Our professional development worker makes sure we all go on training and that we do attend training and then obviously that training is put into practice, so yeah I think it’s definitely made an impact [27]. Among the senior leadership, the intention was to take action reactively in the event of non-delivery on project aims; areas found to be failing would then be subject to remedial action: I’ve clearly set out what our expectation is about, we’ve provided the training for those staff with the fact that the competence of all of the BEST campaign has these elements in it. What we then do is if somebody fails to adhere to that policy, we go back through that training and competency assessment process again. If they repeatedly do it then we will go through the disciplinary process, and we have. So where we’ve got areas where people have repeatedly failed to follow policy in respect of patient safety, we really use the disciplinary process [54].

Interviews suggested that the campaign was largely successful in creating energy, focus, and enthusiasm among the senior executive and board team, as well as among those directly involved in campaign design: Front line, I think people are signed up and certainly […] we have a collective group in medicine where the – you know we’ve got a mixture of consultants, matrons, sisters who meet on a weekly basis […] And we’ve got really good engagement and they’re really keen [17].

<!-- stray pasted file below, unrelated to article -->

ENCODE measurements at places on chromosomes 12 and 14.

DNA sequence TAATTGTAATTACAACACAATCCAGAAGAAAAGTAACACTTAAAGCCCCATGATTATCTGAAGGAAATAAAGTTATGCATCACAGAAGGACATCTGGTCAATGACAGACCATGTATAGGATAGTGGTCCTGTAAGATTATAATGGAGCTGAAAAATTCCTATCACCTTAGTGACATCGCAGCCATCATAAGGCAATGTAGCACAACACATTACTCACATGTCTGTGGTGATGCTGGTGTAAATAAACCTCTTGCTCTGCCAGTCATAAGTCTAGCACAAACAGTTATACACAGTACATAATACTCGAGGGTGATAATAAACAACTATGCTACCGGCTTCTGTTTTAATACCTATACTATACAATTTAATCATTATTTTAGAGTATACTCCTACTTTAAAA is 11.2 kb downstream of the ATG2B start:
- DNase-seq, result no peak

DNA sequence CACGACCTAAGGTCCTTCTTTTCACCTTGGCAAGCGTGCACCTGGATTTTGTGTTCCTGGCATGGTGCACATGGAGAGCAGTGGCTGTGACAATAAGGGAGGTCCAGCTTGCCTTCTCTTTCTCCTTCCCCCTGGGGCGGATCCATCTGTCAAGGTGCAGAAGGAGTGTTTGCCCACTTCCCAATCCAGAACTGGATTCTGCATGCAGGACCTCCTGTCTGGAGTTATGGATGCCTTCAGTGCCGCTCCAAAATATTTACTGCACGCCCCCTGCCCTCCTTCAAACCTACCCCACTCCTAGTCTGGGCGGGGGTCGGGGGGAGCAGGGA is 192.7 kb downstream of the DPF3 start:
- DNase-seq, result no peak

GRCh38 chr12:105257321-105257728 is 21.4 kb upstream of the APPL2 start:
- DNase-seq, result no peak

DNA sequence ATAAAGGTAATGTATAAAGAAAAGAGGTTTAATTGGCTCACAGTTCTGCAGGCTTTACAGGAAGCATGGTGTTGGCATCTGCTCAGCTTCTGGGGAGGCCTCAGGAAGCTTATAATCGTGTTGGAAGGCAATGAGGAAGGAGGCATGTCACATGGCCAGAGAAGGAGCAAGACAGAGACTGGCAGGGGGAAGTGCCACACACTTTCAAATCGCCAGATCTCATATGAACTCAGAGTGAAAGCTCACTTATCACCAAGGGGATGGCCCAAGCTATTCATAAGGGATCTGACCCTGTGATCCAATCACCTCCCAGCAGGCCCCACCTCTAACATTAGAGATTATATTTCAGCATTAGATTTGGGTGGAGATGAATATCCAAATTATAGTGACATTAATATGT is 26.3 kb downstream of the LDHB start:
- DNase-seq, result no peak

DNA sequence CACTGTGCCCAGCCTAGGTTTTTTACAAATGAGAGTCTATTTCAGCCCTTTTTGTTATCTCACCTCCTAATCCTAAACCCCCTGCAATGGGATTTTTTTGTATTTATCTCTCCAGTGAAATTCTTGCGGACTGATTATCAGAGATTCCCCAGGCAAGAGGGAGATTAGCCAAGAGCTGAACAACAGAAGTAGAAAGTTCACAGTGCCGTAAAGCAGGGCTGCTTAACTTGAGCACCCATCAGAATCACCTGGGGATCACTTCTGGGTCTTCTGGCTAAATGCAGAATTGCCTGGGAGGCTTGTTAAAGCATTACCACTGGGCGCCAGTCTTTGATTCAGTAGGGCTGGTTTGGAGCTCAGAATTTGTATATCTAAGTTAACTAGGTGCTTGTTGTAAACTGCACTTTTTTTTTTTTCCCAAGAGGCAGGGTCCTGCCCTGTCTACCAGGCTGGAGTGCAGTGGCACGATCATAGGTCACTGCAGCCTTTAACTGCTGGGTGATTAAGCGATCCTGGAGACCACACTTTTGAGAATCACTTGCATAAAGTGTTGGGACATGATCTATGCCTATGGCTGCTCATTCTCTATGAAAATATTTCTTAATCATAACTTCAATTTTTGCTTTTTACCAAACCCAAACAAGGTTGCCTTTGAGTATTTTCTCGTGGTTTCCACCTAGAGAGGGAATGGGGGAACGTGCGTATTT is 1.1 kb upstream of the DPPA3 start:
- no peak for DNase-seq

Though there was no systematic evidence of how the 12 patient safety goals had been met, some improvements were reported over the campaign’s course. Increased use of MEWS for detecting deteriorating patients, improved staff competence in measuring blood pressure, and increased awareness of need for venous thromboembolism assessment were reported by some staff at the sharp end as strengths of the campaign: Yeah, I think when it’s in front of you in black and white you can’t play ignorance or anything like that [39]. It’s to make sure you’ve got good protocols in place that all the trust members are aware of, and that everybody is supposed to adhere to them, it’s about making sure your patients are safe and the priority [66].